Hello defiers! A more closed and controlled economy is coming back to Argentina after elections over the weekend. Today I want to talk about why Dai and DeFi are better alternatives for Argentines seeking financial freedom than Bitcoin and the black market dollar.
Argentina’s Currency Controls are Back, But This Time There’s Dai
Argentines have a long history of governments telling them what to do with their money and after elections over the weekend those days are back in full force. The last time around savers bought Bitcoin. Now they have Dai.
President Mauricio Macri, who was elected on the promise of bringing free market solutions to the country’s ailments, lost to the old guard. Alberto Fernandez will be sworn in president in December, with former ruler Cristina Fernandez de Kirchner as his vice president.
Results weren’t a surprise as primary elections in August showed voters favored the Fernandez/Fernandez formula by a wider margin than previously expected, which sent the peso and local securities into a tailspin. Anticipating that Argentines would again rush to buy dollars, Macri cut the USD purchase limit to just $200 per month, from the $10,000 limit he had already imposed in September.
That may be just a taste of what’s to come. Fernandez ruled for two terms financing spending by printing more pesos than the country was earning, which caused constant double-digit inflation. Argentines who wanted to protect their savings from a devaluing peso were banned from buying foreign currency and had to go to the black market to buy dollars at a rate that was sometimes 50 percent higher than the official exchange. Some also bought Bitcoin.
Image source: bluedollar.net
This time around, Argentines have a better alternative thanks to decentralized finance. Bitcoin allowed Argentines to put their savings into an asset which wasn’t subject to their government’s reckless monetary policy or currency controls, and they knew there was no way officials could come and seize it, like they’ve done before with dollars in the bank. But it was still just as volatile as their own currency and it depends on the moment they bought it whether it was good at preserving savings.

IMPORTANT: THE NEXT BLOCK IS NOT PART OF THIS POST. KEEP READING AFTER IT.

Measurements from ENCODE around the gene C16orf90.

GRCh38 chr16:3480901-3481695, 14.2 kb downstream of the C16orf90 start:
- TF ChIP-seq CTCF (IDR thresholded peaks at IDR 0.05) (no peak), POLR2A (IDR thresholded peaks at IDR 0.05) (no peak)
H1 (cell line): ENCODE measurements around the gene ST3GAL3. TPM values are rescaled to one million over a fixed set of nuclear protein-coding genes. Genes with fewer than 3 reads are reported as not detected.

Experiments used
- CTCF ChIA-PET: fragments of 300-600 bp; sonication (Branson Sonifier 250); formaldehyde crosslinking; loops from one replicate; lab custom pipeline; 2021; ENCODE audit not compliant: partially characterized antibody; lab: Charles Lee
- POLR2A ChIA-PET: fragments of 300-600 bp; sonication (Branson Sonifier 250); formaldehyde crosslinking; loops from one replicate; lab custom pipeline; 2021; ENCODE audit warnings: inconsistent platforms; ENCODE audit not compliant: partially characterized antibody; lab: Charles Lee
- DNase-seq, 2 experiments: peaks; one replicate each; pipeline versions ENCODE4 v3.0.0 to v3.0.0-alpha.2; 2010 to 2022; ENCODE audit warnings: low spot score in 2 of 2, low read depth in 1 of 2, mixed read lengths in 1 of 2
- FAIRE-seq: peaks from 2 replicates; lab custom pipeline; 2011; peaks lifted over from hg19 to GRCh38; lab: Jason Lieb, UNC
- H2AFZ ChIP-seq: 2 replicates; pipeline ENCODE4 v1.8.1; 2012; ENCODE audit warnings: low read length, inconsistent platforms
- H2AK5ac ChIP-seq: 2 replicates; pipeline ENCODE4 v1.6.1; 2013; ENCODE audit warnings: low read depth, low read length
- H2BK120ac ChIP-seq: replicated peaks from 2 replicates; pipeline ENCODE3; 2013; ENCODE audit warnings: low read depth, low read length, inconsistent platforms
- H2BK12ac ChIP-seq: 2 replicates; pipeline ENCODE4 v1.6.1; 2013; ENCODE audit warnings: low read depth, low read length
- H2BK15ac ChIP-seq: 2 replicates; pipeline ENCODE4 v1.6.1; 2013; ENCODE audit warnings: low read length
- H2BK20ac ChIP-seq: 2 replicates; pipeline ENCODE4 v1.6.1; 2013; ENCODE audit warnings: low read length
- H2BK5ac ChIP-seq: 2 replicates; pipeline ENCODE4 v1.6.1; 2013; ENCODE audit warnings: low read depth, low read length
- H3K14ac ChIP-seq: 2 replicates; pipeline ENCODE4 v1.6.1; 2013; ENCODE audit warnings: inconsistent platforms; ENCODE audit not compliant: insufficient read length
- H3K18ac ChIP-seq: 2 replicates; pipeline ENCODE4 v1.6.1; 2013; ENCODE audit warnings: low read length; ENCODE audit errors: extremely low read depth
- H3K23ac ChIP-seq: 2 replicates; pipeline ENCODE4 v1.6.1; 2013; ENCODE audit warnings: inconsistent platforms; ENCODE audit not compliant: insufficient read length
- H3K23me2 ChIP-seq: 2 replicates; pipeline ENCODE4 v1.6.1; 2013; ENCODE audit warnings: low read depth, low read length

Dai is just as censorship resistant as Bitcoin, but it’s pegged at 1-to-1 to Argentines’ long-time favorite safe haven: The dollar. And it’s better than black market dollars because it can be bought on a laptop, held in a digital wallet and transferred across the world in a few clicks, for just cents.
Unlike with other stablecoins, like Tether and USDC, Argentines who have historically been screwed over by financial institutions don’t need to trust banks to use Dai. MakerDAO’s stablecoin is backed by ether in smart contracts, not by fiat currency in vaults.
It’s also easier to put Dai to work, than black market dollars and even Bitcoin. There’s this cliche about Argentines holding dollars under the mattress, and they were essentially doing the same thing with their Bitcoin by just hodling. Now, they can hold a censorship digital asset, and also earn interest on it after a few clicks on one of the many DeFi platforms offering this option.
After the scary primary results (which ended up materializing), Argentines buying up Dai caused it to trade at a premium over $1. That premium is still holding. Dai on Cryptofacil is trading at 67 pesos per dollar, while the official dollar rate is at 58 pesos and the black market rate is at 65.
Image source: Cryptofacil
Hopefully, growing Dai liquidity in local exchanges will reduce that premium and Argentines will be able to really buy Dai for the peso equivalent of $1.
At this stage though, Argentines probably shouldn’t pour their lifetimes savings into DeFi. These platforms are only a couple of years old and use very early-stage technology. But it’s worth allocating a small portion. When they do, they’ll hopefully cut back on the number of trips to and from the black market “cuevas” downtown and instead watch their Dai grow real time from their cel phone.
There’s a robust, new financial system being built that gives more control to the individual and cuts away banks and governments. It’s unfortunate that institutions in Argentina are showing exactly why that’s needed.
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About the author: I’m Camila Russo, a financial journalist writing a book on Ethereum with Harper Collins. I was previously at Bloomberg News in New York, Madrid and Buenos Aires covering markets. I’ve extensively covered crypto and finance, and now I’m diving into DeFi, the intersection of the two.